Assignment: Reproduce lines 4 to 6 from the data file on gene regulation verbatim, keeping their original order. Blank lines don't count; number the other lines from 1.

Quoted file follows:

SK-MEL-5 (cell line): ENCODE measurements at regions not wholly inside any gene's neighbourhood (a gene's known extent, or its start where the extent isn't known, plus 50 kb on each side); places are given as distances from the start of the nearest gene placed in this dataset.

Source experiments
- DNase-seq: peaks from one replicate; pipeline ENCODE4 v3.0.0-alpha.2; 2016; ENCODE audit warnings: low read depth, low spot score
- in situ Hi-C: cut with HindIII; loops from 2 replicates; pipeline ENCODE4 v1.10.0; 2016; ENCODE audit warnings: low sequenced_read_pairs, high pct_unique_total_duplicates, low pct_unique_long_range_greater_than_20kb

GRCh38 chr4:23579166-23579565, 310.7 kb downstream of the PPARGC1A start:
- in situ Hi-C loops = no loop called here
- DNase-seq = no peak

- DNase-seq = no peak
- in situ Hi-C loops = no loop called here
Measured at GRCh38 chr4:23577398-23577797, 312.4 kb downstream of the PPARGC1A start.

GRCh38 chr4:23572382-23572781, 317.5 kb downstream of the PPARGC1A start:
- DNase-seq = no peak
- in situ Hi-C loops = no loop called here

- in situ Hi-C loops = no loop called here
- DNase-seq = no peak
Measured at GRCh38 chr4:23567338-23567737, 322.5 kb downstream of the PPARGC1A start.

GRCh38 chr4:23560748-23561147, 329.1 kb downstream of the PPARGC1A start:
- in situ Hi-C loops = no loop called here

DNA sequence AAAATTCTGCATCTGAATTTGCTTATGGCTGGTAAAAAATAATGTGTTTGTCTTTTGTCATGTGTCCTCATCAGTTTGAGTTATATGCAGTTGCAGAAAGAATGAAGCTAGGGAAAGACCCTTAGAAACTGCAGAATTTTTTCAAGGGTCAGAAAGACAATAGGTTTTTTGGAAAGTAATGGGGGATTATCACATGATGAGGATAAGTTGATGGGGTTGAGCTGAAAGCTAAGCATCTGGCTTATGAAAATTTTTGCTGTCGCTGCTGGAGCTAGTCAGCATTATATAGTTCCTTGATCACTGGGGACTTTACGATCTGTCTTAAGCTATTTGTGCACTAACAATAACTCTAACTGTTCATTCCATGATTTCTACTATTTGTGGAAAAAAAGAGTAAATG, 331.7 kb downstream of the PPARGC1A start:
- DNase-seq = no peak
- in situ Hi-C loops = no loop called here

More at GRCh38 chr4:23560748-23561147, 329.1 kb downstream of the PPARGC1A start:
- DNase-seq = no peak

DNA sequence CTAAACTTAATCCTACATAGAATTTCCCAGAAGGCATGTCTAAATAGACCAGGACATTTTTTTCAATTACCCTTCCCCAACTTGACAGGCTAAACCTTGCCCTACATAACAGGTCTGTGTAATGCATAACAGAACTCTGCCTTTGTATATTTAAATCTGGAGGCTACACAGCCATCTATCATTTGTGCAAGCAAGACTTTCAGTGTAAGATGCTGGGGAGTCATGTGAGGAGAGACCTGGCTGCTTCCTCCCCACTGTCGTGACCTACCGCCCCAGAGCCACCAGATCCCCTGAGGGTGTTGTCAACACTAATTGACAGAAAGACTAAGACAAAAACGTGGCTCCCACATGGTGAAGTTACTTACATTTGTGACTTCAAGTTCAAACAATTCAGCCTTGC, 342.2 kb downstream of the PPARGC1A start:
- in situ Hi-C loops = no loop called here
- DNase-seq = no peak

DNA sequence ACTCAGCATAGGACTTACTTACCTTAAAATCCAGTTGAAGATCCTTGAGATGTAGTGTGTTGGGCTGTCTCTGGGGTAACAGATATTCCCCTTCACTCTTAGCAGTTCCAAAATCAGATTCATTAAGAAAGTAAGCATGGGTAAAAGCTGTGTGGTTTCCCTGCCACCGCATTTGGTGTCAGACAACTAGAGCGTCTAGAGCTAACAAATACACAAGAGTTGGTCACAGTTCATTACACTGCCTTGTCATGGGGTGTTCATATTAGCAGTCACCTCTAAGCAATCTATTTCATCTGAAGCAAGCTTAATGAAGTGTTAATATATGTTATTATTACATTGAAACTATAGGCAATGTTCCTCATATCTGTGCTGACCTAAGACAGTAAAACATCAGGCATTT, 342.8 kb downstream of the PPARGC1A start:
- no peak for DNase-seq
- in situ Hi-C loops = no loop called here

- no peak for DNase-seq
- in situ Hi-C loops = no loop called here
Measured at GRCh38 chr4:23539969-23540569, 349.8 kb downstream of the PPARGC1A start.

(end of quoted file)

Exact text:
- in situ Hi-C: cut with HindIII; loops from 2 replicates; pipeline ENCODE4 v1.10.0; 2016; ENCODE audit warnings: low sequenced_read_pairs, high pct_unique_total_duplicates, low pct_unique_long_range_greater_than_20kb

GRCh38 chr4:23579166-23579565, 310.7 kb downstream of the PPARGC1A start:
- in situ Hi-C loops = no loop called here